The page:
Little is known about the upstream mechanisms that control miRNA abundance. The first level of regulation includes the miRNA transcription and processing. In this context, a tissue-specific regulation of pri-miRNA transcription has been demonstrated.1114 In matters of maturation, processing by Dicer can be delayed or inhibited.1517 To give an example, miR-138, which regulates human telomerase reverse transcriptase during the development of thyroid carcinoma,18 is spatially restricted to distinct cell types, while its precursor is ubiquitously expressed in different tissues.17 In addition, miRNAs can be suppressed as a consequence of the Drosha-processing block as it has been shown during early mouse development.19 Taken together, these findings indicate that miRNA function might be controlled by differential-processing mechanisms.

3. Role of Dicer and Drosha for the cardiovascular system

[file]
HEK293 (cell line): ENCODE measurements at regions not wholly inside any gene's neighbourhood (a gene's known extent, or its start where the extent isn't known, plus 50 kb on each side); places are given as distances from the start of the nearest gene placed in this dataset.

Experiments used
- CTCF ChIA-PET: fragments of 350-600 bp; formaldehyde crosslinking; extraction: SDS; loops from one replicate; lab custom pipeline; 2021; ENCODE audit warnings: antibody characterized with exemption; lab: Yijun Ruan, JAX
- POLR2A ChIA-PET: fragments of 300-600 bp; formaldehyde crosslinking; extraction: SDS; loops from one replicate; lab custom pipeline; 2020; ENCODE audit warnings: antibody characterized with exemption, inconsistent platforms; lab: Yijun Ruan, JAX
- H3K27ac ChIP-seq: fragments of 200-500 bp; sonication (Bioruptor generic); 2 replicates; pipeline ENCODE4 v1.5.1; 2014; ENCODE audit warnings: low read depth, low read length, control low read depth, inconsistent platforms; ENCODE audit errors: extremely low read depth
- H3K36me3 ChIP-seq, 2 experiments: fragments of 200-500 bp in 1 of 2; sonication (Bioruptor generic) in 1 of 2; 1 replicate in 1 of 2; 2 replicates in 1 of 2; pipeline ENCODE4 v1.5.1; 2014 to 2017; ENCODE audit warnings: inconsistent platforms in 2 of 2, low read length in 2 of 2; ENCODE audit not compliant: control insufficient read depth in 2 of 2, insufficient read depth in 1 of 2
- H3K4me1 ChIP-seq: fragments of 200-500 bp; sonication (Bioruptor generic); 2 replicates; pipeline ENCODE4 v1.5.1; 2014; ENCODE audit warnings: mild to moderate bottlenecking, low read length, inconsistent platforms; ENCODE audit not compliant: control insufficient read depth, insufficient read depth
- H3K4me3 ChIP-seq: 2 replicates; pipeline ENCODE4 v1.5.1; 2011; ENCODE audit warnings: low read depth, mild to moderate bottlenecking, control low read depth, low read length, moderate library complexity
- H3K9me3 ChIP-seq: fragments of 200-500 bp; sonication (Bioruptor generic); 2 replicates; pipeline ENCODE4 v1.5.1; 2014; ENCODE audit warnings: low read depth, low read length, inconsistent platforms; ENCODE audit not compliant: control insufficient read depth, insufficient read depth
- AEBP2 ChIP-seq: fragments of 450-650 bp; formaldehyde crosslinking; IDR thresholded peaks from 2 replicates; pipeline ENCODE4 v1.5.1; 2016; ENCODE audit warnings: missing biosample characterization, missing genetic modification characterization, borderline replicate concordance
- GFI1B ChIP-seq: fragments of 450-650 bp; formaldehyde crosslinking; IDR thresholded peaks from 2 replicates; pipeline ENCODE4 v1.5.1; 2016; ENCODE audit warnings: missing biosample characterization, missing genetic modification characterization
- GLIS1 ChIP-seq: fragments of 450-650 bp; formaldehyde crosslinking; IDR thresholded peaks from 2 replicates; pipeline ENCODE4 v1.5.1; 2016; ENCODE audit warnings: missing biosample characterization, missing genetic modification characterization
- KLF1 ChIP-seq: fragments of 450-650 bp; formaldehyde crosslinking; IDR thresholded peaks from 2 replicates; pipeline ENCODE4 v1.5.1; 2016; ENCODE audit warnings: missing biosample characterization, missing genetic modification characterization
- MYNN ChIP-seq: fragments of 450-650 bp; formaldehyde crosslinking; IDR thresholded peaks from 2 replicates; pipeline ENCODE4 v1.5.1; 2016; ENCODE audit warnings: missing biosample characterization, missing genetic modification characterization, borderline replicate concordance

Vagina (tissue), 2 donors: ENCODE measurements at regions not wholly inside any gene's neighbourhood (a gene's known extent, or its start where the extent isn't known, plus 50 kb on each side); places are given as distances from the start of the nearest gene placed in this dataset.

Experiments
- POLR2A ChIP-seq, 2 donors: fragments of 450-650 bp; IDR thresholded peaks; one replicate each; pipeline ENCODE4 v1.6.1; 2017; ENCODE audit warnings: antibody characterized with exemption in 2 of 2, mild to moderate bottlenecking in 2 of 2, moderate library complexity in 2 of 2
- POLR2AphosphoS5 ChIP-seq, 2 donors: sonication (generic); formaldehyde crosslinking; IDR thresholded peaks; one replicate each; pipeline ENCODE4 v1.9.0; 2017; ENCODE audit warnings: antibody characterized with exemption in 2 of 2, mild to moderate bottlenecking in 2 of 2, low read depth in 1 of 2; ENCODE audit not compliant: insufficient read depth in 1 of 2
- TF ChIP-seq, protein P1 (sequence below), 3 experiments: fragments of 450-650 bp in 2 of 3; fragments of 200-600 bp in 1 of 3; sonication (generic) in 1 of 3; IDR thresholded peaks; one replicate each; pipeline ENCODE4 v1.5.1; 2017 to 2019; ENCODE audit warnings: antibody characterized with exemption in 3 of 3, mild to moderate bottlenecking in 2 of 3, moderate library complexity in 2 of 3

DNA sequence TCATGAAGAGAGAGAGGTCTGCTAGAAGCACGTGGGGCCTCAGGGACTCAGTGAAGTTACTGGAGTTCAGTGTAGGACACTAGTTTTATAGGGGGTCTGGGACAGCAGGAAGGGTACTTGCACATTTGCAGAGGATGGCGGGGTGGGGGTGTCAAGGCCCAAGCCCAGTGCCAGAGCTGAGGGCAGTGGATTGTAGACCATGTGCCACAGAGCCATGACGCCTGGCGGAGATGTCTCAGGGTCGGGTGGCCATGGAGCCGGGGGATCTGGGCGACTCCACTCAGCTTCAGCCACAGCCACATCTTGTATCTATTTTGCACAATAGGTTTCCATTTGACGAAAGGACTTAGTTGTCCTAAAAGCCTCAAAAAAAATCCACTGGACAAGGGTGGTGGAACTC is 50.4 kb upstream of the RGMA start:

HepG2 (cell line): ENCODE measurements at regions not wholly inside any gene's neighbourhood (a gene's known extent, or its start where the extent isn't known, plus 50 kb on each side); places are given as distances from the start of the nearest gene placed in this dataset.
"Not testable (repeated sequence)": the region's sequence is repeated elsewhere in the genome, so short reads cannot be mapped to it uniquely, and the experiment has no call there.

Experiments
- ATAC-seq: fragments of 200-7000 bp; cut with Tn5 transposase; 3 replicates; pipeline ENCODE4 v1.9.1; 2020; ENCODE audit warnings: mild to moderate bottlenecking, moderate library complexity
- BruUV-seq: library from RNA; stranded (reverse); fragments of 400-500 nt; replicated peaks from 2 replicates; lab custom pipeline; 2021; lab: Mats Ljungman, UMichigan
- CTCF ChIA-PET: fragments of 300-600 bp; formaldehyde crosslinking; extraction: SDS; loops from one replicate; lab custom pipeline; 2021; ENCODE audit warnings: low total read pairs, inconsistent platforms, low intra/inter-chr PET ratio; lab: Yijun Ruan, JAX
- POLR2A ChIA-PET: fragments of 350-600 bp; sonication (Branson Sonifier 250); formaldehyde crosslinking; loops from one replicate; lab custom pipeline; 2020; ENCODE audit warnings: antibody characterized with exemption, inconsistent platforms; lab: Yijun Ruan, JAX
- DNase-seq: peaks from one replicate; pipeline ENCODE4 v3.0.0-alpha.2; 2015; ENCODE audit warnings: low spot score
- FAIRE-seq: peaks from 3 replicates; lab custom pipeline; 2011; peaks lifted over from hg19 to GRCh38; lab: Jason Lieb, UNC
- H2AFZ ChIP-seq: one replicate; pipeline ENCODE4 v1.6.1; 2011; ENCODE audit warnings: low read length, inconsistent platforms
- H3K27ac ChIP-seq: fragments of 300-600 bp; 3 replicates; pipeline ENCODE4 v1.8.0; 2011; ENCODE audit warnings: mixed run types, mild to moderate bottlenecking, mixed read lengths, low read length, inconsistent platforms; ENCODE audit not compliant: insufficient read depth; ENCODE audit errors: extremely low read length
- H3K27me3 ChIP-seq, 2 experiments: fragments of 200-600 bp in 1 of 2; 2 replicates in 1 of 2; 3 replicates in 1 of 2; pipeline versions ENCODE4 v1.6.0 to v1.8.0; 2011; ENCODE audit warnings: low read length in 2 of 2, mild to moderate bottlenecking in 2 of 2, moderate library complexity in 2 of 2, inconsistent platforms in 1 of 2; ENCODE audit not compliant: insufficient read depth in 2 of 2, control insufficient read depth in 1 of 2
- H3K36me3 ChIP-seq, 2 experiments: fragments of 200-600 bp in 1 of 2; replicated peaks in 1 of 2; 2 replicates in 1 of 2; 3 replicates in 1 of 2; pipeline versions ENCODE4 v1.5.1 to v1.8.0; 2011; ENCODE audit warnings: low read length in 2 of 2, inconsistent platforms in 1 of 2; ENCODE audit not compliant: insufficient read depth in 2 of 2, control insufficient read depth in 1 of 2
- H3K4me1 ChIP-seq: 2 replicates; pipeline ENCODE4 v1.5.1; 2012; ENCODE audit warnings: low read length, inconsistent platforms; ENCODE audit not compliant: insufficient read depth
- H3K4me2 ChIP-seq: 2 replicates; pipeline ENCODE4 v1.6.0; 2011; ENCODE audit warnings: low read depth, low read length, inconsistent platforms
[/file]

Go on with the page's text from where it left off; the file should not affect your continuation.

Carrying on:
Since Dicer is involved in the maturation of miRNAs and each miRNA has multiple downstream targets, one would expect a tremendous impact of Dicer for biological processes. Indeed, Dicer is essential for early mouse development.20 During embryogenesis, Dicer is required for normal skeletal muscle development.21 Growing evidence also suggests an important role of Dicer for the cardiovascular system. Thus, the cardiac-specific deletion of Dicer results in defective heart development and embryonic lethality.22 Moreover, the postnatal cardiac-specific knockout of Dicer leads to dilated cardiomyopathy associated with heart failure23 supporting the role of Dicer for cardiac development and function.